Music and politics often go hand in hand, and K-pop is no different. South Korea’s pop music industry was bolstered by the government, and stars are regularly put front and center at government-associated events. But while it is closely tied to politics, K-pop rarely addresses them directly. Songs typically revolve around romance, partying and, on occasion, friendship and daily life. But tracks with underlying socio-economic and political meaning exist, and BTS is one act that regularly incorporates criticism of South Korean society into their music.
Extremely popular in the U.S. regardless of linguistic and geographic barriers, many of BTS’ fans, known collectively as ARMY or Adorable Representative MC of Youth, have said that the boy band’s lyrics have inspired them. Littering a millennial-oriented message about societal woes throughout their discography, the group manages to frequently reference the struggles that young people go through and draw on their own experiences within South Korean youth culture.
Many of BTS’ songs are rife with meaning. Here’s a look at five of their most impactful tracks.
“No More Dream” (2 Cool 4 Skool, 2013) & “N.O” ( O!RUL8,2?, 2013)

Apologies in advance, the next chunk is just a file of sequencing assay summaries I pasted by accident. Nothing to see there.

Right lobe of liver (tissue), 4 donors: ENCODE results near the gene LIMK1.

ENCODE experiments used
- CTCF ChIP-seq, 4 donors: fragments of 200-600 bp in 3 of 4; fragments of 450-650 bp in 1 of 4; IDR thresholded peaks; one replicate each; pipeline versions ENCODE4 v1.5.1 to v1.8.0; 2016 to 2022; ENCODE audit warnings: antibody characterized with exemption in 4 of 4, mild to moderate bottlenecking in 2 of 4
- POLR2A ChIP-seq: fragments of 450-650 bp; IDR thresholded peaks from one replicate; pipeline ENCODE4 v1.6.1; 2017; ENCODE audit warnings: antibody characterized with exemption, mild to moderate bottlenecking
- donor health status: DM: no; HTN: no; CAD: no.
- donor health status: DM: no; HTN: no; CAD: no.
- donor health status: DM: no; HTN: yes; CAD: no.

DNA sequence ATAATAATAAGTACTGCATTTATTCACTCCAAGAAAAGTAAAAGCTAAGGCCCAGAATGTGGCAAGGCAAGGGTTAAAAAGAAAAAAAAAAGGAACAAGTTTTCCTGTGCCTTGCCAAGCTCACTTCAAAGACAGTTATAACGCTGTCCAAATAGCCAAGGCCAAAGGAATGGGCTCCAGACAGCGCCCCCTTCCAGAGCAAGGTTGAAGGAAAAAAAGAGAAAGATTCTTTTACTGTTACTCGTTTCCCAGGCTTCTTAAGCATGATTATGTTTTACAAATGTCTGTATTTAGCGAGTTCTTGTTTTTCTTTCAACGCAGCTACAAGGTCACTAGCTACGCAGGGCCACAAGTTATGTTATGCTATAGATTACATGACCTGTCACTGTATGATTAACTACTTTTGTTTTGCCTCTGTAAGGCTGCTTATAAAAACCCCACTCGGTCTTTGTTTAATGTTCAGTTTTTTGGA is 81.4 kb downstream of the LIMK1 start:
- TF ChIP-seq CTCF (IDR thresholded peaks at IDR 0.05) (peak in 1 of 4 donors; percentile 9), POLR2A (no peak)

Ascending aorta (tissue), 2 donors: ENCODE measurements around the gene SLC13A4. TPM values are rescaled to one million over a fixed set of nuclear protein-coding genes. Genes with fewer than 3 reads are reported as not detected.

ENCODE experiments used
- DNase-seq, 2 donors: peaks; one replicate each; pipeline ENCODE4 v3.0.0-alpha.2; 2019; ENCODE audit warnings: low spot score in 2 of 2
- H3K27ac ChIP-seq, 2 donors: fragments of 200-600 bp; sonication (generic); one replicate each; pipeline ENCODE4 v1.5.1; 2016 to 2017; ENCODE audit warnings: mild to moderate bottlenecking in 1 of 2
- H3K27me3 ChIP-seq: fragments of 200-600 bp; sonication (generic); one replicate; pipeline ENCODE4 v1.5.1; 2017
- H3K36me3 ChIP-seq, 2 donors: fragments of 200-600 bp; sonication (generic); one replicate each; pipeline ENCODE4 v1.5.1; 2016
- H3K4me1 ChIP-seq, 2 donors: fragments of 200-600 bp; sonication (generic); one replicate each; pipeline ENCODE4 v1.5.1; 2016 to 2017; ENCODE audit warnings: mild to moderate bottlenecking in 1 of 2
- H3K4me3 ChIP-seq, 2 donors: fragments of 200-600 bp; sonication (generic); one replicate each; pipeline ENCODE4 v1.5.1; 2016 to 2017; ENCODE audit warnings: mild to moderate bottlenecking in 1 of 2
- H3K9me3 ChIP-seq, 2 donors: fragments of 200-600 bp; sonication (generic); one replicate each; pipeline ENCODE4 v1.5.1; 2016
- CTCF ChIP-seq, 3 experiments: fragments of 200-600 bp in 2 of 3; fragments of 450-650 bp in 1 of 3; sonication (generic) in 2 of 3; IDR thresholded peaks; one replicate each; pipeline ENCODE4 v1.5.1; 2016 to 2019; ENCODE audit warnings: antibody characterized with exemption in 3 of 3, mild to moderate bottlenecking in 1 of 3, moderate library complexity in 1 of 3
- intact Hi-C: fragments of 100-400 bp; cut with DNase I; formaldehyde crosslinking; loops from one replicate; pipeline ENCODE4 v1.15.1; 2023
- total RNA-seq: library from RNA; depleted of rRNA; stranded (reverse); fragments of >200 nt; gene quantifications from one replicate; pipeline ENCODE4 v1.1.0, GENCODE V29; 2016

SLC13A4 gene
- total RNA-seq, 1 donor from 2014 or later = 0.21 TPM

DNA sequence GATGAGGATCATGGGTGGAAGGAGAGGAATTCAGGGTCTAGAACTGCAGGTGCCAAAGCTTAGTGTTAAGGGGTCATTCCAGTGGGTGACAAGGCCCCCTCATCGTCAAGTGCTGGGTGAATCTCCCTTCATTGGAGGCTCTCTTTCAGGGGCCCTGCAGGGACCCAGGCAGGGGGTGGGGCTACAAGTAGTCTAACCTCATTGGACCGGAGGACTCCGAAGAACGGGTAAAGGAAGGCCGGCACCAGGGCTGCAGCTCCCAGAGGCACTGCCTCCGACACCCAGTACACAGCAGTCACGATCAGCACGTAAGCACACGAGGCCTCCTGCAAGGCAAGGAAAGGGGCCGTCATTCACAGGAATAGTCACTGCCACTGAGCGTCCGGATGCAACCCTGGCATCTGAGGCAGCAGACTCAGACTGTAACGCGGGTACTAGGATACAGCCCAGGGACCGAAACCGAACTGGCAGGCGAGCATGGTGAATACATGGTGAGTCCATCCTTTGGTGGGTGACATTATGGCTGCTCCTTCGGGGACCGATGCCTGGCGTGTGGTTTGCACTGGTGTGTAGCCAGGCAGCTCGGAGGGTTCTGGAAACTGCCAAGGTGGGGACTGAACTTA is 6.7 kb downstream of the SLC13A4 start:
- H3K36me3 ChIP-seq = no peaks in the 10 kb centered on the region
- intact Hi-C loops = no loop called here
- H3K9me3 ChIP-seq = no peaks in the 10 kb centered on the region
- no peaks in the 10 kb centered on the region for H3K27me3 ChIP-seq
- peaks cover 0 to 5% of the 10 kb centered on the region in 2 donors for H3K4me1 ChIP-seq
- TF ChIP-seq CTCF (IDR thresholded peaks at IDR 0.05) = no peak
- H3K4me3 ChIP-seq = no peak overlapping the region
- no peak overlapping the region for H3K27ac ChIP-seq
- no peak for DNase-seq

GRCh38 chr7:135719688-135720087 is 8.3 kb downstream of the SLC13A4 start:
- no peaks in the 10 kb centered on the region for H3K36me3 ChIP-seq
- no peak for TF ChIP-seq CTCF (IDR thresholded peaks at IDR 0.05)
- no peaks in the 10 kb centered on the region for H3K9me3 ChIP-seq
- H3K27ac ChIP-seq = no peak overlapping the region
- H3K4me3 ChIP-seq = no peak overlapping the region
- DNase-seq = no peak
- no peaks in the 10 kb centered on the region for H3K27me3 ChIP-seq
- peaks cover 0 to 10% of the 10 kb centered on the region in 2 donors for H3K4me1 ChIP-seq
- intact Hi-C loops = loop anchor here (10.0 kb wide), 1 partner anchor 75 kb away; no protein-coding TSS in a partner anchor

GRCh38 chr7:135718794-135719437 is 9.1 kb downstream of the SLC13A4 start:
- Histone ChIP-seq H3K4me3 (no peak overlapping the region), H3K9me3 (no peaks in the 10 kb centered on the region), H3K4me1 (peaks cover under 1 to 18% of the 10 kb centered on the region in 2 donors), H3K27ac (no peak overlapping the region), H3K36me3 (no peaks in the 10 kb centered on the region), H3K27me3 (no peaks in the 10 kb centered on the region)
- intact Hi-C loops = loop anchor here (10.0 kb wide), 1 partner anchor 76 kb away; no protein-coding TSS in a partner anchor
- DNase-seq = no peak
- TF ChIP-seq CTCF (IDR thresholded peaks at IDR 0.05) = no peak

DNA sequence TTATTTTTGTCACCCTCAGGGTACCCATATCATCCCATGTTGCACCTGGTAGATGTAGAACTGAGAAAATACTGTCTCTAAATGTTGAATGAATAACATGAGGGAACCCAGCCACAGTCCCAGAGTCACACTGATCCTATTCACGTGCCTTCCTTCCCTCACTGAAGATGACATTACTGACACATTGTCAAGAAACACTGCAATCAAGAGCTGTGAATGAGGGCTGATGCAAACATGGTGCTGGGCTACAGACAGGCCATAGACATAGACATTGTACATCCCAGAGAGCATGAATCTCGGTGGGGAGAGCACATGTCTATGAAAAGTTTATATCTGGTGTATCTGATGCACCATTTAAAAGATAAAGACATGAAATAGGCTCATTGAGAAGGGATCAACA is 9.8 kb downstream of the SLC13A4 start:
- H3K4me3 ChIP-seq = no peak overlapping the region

BTS’ very first single, “No More Dream,” is all about the group telling fans to follow their own dreams rather than fall prey to society’s expectations. Released when the majority of the group’s members were teenagers, the song strongly relates to how South Korean youth culture revolves largely around the country’s emphasis on education, which sees most students — as young as kindergartners — attending special after school classes with the aim of attending the prestigious SKY universities: Seoul National, Korea, and Yonsei.
The entire song follows a generally motivational theme, but there are several moments that stand out. J-Hope’s rap in particular, which declares that listeners should “rebel against a hellish society,” is a loaded statement as it evokes the nickname “Hell Joseon” (“???”) used by many to describe the current state of Korea, a reference to a historic name for the country. The term came about for a variety of reasons, including the rigidity of education and lacking career prospects facing the current generation. J-Hope uses the term “??,” or “jiok” rather than the Anglicized pronunciation of “hell” that “Hell Joseon” uses, but the meaning is still clear as the song calls for change regarding the state of modern South Korean youth culture.
Another 2013 single from the group, “N.O,” featured similar messaging, using double entendres (“Hands up to the SKY”) as the group addressed the hardships they and their peers have faced: “Who made us study machines?” raps Suga. “Who will take responsibility [for us] living the lives of puppets?” RM asks as a response to his earlier question of “Will this really make our parents happy?” The entire song similarly questions the lifestyle of South Korean students and, like “No More Dream,” expresses a desire to see change.